Luxury yachts, fancy sail boats, and high-tech sailing equipment are making a splash at Taiwan's first International Boat and Watersports Show.
Jointly organized by the Taiwan External Trade Development Council and the UK-based Formula Ten Corp., the four-day event, which kicked off yesterday at the Taipei World Trade Center Hall 1, features 86 companies representing 136 local and overseas vendors.
The event is quite significant for Taiwan which, in the 1980s, ranked among the world's Top 5 producers of mega yachts, TAITRA said in a statement. At the time, Taiwan's yacht exports reached US$200 million, it added.
"A lot has changed since then. Most makers were forced to relocate their yards (to China) due to (rising) labor and land costs, and the appreciation of the New Taiwan dollar; but those same pressures were a blessing in disguise," TAITRA said.
"It compelled makers to retool with upgraded technology and when matched with a highly skilled workforce, let them churn out the most (technical-rich) mega yachts." The latter refers to luxury boats exceeding 80 feet in length.
To Jan Klumpenaar, sales manager of Holland-based Victron Energy B.V., the international boat show gives him the chance to strike some deals with Taiwanese boatbuilders and system providers.
"(Holland's industry is) mainly into custom-built boats at the moment because the cheaper boats are mostly built outside (of Holland)," Klumpenaar said.
The Netherlands, famous for its lakes and inland waterways, has a lot of boatbuilding expertise to share with Asia's vendors, he continued.
"We are looking for native boatbuilders, probably dealers who deliver systems and packages to (boat makers)," said Klumpenaar.
"Taiwanese boatbuilders are selling a lot (of boats) to the U.S. We can offer them battery charging systems that are more high-tech, more advanced than (the ones being produced by the) Americans at the moment."
Klumpenaar's team already had some success in Taiwan. One of Victron Energy's customers is Horizon, one of the country's biggest boatbuilders, said the executive.
"We have already sold (our battery chargers) to different companies here in Taiwan but we hope to do better," Klumpenaar said.
The local exhibitors represented at the four-day show include Horizon, Jade, Ka Shing, Tachou, Tayana, Johnson, President, and Cruise Line. Global yacht brands including Azimut, Benetti, Riva, Beneteau, Sea Ray, Lagoon, Wauquiez, Hunter and MacGregor also signed up for the exhibition.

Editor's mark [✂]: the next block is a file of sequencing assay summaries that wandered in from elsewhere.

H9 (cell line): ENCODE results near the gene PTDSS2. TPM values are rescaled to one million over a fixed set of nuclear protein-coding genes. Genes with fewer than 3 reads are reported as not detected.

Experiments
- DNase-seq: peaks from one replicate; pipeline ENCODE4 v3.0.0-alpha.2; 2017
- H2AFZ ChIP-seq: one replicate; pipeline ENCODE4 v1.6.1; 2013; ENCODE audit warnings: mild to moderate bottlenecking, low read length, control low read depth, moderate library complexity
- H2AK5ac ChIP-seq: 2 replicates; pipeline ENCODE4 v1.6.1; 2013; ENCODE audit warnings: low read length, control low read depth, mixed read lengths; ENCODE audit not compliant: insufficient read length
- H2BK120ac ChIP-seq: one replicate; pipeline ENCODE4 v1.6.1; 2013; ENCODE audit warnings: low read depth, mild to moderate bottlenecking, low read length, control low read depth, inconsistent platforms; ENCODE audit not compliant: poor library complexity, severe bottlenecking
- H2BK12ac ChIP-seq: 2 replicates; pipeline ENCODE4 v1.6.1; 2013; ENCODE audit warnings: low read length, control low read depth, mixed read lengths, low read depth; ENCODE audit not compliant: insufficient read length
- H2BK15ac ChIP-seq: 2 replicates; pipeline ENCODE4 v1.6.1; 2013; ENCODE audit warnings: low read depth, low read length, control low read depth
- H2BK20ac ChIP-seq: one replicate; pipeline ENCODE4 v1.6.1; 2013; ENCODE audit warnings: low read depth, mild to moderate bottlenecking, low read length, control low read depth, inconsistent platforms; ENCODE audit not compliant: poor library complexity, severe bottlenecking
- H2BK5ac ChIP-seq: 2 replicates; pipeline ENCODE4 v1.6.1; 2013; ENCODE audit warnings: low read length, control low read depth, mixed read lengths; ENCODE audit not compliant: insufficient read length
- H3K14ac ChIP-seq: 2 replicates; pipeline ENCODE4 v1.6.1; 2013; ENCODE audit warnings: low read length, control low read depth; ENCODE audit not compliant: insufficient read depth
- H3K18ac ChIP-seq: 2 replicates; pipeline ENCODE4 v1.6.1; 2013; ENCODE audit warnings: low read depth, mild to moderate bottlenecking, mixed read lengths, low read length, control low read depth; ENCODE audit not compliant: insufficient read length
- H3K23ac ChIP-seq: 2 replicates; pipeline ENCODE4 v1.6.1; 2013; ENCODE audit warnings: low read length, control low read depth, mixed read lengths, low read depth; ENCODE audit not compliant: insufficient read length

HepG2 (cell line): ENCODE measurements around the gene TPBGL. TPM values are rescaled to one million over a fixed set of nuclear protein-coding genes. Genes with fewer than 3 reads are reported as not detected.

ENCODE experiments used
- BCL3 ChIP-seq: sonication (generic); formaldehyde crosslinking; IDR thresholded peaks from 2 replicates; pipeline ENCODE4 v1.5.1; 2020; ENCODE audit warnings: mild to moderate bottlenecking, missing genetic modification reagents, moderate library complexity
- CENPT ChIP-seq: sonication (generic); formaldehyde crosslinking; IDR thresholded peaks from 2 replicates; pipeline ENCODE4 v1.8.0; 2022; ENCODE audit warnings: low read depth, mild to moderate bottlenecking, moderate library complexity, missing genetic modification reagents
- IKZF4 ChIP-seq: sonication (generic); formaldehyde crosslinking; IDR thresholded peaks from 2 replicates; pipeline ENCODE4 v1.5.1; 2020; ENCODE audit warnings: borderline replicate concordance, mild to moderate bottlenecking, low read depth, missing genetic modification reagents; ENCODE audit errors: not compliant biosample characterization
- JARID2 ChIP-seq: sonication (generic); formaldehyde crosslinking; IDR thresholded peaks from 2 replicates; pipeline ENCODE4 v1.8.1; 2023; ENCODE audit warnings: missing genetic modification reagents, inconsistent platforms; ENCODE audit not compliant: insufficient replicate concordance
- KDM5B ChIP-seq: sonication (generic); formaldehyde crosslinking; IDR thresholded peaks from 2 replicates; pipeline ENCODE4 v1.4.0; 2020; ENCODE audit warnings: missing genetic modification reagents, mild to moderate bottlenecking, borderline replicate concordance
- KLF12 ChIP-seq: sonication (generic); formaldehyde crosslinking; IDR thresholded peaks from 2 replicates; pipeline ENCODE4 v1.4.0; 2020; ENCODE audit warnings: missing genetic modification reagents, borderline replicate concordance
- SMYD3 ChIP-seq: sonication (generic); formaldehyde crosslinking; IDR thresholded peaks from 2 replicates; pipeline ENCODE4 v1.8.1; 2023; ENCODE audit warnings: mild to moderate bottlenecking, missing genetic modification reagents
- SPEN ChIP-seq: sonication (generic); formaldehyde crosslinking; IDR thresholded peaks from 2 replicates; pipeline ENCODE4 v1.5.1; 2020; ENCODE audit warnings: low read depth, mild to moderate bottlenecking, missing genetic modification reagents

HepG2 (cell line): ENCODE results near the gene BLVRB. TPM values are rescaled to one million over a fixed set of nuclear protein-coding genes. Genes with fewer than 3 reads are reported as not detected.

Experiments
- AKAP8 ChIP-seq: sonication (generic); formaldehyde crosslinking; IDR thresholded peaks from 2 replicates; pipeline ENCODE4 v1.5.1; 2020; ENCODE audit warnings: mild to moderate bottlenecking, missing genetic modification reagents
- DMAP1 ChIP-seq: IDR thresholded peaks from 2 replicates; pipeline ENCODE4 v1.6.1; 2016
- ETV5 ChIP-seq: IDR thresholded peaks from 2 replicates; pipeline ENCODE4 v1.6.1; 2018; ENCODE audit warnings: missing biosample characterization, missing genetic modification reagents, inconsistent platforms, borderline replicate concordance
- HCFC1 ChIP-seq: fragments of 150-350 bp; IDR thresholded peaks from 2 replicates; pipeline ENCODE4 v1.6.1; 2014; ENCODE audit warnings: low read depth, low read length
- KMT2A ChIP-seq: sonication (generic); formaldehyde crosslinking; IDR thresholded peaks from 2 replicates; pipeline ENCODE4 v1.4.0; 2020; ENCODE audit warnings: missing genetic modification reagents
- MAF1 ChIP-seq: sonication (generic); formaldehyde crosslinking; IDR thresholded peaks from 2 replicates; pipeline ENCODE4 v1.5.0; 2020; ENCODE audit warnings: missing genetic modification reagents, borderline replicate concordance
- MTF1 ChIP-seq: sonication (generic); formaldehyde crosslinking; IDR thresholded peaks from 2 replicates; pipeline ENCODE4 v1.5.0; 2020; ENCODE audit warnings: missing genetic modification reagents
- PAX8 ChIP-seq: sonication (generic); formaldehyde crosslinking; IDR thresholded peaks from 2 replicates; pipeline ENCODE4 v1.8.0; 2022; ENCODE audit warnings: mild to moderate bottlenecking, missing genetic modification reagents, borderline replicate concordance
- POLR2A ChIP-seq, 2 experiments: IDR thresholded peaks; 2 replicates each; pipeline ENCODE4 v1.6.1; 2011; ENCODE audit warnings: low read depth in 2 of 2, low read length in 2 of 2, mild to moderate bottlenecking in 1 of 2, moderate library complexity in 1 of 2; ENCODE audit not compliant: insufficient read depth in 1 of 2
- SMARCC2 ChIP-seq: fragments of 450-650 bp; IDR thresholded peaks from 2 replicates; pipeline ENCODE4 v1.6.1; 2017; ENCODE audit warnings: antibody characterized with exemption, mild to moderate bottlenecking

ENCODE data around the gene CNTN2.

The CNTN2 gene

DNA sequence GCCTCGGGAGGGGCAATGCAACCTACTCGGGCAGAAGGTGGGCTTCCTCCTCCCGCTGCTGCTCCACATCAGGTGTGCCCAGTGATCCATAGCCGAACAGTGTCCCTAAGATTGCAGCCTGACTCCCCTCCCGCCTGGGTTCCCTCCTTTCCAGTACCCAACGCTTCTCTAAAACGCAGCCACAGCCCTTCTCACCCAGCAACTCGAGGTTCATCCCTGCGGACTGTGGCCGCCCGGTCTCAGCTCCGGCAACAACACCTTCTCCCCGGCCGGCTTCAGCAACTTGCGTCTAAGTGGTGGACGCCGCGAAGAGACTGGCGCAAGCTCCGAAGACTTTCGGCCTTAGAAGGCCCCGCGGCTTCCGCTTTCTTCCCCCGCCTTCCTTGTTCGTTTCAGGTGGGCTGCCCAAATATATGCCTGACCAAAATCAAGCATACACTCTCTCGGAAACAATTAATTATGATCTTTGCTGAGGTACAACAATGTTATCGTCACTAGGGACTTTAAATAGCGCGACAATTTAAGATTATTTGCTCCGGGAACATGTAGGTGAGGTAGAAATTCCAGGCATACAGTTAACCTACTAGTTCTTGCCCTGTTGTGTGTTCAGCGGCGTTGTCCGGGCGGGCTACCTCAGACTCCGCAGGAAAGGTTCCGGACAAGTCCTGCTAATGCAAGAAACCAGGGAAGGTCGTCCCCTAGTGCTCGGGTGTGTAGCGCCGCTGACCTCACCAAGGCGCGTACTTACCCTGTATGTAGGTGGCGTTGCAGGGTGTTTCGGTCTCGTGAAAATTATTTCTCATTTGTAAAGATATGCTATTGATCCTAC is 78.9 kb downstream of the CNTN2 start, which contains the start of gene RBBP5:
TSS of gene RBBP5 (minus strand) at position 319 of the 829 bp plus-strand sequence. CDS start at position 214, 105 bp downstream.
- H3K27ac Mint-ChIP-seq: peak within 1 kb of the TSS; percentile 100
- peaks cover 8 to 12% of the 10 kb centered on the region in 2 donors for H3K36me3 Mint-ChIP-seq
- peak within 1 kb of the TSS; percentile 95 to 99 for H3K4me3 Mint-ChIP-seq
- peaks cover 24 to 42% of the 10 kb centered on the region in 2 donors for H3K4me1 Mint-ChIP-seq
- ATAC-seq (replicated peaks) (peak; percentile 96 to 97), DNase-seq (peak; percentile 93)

Vendors specializing in watersports and boatbuilding equipment are also present at the show, peddling propellers, stainless steel accessories, water-proof stereos and engines to name a few. Diving equipment and sportswear manufacturers are also featured at the boat show.
Even British carmaker Land Rover felt at home at the aqua-themed exhibition.
Occupying a huge booth at the TWTC, the producer of premium sports utility vehicles is displaying its state-of-the-art Discovery 3 - the luxurious SUV is even lugging a fancy yacht - at the boat fair. Land Rover set up its dealership branch in Taiwan nearly three years ago.
Held on the sidelines of the boat exhibition was Asia's biggest yacht industry symposium. Today, the "Yacht Builders' Forum" will be held on the second floor of TWTC Hall 1 featuring speakers from New Zealand, Australia, and England.
Water Safety Clinic sessions are also scheduled until Sunday. The speakers are James Chen ("Mixing watersports: How to do it safely), Greg Nolan ("Safety while surfing and windsurfing), and Martin Baker ("Safety while motorboating and dinghy-sailing).
The exhibition is also not short on entertainment. The program features the CORUM Admiral's Cup Watch Show, Deck House Five, a Viking traditional dance, Ocean Breeze, and a Chinese quartet.
Show hours are from 10 a.m. to 6 p.m. Admission is free for foreign buyers and trade members. An admission fee of NT$100 is charged to non-trade related visitors.